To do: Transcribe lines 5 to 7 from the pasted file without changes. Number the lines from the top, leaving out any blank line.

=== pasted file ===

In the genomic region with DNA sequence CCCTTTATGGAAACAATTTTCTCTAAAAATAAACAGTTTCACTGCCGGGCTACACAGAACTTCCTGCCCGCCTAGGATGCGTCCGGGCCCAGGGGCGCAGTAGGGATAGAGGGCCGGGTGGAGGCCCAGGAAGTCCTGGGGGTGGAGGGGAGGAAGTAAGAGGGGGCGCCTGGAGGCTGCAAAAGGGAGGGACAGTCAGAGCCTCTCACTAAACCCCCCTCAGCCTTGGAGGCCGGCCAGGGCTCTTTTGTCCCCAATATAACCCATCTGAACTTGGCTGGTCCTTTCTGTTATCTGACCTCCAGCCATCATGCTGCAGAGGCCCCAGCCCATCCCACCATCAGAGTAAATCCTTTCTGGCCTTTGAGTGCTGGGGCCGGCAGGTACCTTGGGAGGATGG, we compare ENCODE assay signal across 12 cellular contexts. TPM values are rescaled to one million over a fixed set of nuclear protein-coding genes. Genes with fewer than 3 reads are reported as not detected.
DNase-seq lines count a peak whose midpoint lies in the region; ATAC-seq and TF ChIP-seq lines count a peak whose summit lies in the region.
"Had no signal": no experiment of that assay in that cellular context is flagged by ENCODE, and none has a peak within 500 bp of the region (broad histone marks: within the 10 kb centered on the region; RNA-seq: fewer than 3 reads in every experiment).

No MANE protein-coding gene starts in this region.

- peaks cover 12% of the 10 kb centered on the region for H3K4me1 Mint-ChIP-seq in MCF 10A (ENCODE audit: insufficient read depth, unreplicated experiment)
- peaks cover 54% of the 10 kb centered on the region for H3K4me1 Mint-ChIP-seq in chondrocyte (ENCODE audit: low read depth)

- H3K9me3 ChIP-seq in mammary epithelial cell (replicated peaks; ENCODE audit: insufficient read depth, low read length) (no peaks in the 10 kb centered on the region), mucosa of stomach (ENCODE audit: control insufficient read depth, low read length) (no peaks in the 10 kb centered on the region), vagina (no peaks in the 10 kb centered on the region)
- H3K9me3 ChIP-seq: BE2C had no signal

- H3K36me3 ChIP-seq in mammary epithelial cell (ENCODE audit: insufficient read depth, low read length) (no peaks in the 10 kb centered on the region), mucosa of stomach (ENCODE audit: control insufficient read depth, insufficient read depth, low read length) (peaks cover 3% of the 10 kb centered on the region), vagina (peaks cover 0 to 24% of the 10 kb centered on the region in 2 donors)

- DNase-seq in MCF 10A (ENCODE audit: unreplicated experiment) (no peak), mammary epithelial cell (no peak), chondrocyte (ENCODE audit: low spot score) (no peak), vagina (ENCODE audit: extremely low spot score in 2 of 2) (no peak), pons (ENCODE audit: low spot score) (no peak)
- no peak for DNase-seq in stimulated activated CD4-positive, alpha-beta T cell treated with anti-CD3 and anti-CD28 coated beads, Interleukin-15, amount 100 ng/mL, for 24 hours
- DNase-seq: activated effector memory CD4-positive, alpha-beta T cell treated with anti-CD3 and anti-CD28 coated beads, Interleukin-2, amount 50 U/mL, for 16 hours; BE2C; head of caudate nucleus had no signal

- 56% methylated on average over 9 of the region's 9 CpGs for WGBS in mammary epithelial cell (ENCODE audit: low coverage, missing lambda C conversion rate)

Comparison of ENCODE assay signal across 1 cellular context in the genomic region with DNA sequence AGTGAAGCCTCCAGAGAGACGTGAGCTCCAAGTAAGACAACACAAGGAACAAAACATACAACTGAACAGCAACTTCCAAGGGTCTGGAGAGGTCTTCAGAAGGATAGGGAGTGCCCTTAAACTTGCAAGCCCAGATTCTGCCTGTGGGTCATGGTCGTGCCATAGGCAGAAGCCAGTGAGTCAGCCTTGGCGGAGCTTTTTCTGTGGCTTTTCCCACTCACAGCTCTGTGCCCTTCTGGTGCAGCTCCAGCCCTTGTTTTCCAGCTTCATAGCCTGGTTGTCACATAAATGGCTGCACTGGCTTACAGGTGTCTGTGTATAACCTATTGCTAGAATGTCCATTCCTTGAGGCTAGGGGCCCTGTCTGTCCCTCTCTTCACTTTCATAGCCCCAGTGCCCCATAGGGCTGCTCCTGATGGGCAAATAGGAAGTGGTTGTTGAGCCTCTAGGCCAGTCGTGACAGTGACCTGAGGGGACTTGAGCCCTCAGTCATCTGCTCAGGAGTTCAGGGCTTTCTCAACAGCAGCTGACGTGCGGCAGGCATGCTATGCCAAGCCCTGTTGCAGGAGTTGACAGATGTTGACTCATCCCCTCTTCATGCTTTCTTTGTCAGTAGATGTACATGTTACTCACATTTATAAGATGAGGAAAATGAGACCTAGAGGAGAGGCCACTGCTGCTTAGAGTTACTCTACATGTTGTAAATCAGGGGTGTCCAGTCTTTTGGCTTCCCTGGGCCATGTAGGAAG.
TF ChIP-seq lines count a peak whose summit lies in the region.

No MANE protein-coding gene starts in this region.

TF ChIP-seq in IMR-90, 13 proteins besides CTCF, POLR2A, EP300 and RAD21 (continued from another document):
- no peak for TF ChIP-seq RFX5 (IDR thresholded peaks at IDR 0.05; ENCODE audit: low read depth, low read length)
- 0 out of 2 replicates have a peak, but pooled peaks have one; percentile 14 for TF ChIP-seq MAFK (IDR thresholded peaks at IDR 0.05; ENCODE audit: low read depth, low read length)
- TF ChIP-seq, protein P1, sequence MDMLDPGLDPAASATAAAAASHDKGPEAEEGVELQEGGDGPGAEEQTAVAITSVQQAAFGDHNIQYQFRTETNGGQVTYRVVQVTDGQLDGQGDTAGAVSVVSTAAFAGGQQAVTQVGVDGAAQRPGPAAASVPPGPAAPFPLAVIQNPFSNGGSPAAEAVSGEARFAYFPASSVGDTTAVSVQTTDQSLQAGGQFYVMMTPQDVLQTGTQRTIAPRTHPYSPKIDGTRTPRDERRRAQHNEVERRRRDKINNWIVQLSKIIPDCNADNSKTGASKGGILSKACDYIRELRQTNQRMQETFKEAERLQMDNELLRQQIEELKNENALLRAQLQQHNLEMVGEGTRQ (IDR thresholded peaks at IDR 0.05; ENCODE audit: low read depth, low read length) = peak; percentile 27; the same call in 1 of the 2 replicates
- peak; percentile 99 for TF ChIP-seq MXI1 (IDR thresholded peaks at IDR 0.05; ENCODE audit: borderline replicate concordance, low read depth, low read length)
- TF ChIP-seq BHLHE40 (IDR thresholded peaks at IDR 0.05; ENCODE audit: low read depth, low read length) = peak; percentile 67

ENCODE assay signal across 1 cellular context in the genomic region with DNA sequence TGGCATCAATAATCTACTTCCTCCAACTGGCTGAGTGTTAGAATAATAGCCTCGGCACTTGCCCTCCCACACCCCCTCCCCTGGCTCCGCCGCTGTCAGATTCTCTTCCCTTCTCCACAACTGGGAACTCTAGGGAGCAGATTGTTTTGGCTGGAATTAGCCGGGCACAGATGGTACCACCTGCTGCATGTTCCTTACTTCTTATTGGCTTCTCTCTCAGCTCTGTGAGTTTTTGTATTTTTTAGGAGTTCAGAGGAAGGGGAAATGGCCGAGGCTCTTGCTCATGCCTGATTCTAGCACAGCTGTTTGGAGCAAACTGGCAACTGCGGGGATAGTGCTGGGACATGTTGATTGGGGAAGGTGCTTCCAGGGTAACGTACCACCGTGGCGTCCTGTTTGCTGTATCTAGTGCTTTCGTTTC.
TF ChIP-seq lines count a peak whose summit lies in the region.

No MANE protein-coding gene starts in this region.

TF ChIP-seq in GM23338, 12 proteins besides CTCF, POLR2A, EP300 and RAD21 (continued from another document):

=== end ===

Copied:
- peaks cover 12% of the 10 kb centered on the region for H3K4me1 Mint-ChIP-seq in MCF 10A (ENCODE audit: insufficient read depth, unreplicated experiment)
- peaks cover 54% of the 10 kb centered on the region for H3K4me1 Mint-ChIP-seq in chondrocyte (ENCODE audit: low read depth)

- H3K9me3 ChIP-seq in mammary epithelial cell (replicated peaks; ENCODE audit: insufficient read depth, low read length) (no peaks in the 10 kb centered on the region), mucosa of stomach (ENCODE audit: control insufficient read depth, low read length) (no peaks in the 10 kb centered on the region), vagina (no peaks in the 10 kb centered on the region)